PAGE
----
In order for it to work, however, Waddell says the initiative needs both corporate and individual investments. 
 
“I just know that if we could get 1,000 entrepreneurs running around like free-radical elements, bringing art, bringing culture, bringing excitement, bringing energy, that it would really twist the prosperity flywheel for our city,” Waddell said. “But to do that, we’ve got to capitalize them. A lot of capital can be sourced elsewhere, but at least 50 percent of what we need is going to have to come from Memphis. So the governments, foundations, corporations, and individuals all have to get aligned behind supporting and nurturing our entrepreneurial class. We can’t just wish for it and go back to business as usual.  We need to adopt a culture of economic philanthropy.”
 
He says Detroit is a perfect example.
 
“Detroit is revived because they got behind their entrepreneurial ecosystem. There were a couple of big champions, they raised $100 million, they matched it with outside funding, and Leslie Smith, who’s now here, was the shepherd of that administratively in Detroit. We’ve got everything we need – we just need the capital.”
 
Leslie Smith, president of EPIcenter and former president and CEO of Detroit’s economic growth catalyst TechTown, says she values the shared passion and the kindred spirit that she sees in Waddell.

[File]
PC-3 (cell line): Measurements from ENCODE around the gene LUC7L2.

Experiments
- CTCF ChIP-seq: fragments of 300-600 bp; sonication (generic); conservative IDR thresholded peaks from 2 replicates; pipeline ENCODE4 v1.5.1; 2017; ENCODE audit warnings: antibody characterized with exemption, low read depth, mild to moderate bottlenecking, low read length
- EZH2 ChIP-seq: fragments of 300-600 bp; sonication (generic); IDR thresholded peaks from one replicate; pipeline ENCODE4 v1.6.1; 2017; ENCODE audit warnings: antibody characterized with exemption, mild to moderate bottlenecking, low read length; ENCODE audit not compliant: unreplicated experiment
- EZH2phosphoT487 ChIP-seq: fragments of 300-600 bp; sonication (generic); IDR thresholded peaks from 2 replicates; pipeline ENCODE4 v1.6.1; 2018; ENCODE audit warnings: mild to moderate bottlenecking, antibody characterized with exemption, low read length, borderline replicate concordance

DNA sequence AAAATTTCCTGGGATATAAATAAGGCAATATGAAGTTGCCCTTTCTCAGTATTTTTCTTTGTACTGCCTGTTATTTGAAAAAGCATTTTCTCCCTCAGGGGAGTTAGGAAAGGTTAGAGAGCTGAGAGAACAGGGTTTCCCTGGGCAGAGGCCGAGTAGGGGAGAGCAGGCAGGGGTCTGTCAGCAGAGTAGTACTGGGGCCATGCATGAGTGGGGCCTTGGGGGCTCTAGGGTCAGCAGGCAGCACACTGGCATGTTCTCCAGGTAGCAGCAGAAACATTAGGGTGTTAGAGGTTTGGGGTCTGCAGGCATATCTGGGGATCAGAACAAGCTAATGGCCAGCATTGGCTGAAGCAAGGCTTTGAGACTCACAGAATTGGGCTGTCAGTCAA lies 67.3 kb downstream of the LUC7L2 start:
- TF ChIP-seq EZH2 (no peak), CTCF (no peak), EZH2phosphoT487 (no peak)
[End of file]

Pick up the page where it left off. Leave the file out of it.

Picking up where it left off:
“As EPIcenter’s board chair, and as an entrepreneur himself, David has been tireless in his support of the local entrepreneurial movement. He consistently advocates the importance of making a big bet on Memphis because he truly understands the transformative impact such an investment can make on our city,” Smith said. “I’m so grateful for his selfless commitment to and continued support of this game-changing entrepreneurship Moon Mission.”
 
And yes, although Waddell isn’t big on selling the “big bet” to his clients, he believes in making one himself through his wholehearted support of entrepreneurs. And as with his clients, Waddell has his eye on the long-term plan for Memphis. He strongly believes that the city’s rich history of philanthropic giving can tie in perfectly with the growth of the entrepreneurial landscape here, if only people could see the connection.
 
“We must recognize that philanthropically there are two tracks – feeding people fish, and teaching them to fish – and we must appraise whether the way we’re allocating our dollars is unlocking our full potential,” he said. “We’re a tremendously generous city. We don’t need to exclude what looks like an economic development agenda on the basis that it’s not something we’ve considered philanthropic before.”

Story by: Erinn Figg
Photo by: Troy Glasgow

Posted: 2/23/2017 7:30:00 AM | with 0 comments
Filed under: ChairmansCircle, Members, MemphisCrossroads



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The latest news from the Greater Memphis Chamber. For more information, contact Director of Communications Christina Meek at (901) 543-3504 (cmeek@memphischamber.com) or Communications Specialist Jenny C. Fish at (901) 543-3558 (jfish@memphischamber.com).